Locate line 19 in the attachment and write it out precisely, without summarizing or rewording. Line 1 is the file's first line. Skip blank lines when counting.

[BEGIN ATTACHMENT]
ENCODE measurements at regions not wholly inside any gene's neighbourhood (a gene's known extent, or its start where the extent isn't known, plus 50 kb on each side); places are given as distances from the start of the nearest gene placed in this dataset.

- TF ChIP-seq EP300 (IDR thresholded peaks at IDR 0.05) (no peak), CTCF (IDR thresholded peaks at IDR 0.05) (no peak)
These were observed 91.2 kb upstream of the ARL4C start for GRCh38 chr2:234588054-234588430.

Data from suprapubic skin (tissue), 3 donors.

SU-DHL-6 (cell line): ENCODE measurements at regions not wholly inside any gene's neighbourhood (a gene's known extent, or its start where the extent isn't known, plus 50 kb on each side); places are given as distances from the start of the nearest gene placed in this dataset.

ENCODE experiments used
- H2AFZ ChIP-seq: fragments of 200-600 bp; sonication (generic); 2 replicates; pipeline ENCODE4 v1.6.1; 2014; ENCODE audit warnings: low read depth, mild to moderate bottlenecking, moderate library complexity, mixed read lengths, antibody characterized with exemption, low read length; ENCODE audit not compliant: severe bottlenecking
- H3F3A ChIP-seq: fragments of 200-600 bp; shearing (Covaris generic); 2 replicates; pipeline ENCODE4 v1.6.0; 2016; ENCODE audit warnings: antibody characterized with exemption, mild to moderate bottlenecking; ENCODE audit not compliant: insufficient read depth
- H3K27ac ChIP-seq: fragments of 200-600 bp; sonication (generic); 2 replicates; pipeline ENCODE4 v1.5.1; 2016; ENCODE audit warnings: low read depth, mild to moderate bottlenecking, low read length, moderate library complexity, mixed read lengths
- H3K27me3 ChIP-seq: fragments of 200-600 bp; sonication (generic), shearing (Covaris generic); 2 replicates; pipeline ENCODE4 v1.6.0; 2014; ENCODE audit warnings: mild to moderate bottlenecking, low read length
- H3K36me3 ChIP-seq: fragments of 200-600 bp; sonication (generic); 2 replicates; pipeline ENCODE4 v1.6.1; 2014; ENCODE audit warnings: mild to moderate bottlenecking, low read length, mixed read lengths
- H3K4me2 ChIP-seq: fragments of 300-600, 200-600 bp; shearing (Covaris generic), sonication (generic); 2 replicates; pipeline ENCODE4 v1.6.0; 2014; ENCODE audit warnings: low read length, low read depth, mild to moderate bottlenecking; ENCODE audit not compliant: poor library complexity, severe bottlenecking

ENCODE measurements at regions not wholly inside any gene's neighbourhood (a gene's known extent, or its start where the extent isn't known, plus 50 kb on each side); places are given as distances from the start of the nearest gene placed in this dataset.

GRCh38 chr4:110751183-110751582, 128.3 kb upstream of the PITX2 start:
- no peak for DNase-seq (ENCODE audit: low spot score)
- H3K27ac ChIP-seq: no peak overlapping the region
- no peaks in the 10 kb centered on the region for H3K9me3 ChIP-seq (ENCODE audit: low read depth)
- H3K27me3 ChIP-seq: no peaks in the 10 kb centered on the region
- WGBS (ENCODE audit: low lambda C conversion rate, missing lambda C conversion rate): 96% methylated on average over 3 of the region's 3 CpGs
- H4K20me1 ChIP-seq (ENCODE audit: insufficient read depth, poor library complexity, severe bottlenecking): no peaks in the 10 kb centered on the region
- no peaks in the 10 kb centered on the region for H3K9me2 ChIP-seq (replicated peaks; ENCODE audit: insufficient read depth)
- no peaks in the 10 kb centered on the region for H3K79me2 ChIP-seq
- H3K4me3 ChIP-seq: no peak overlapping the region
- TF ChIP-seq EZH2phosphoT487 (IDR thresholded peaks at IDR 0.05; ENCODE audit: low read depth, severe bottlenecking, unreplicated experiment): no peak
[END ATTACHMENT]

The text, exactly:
- WGBS (ENCODE audit: low lambda C conversion rate, missing lambda C conversion rate): 96% methylated on average over 3 of the region's 3 CpGs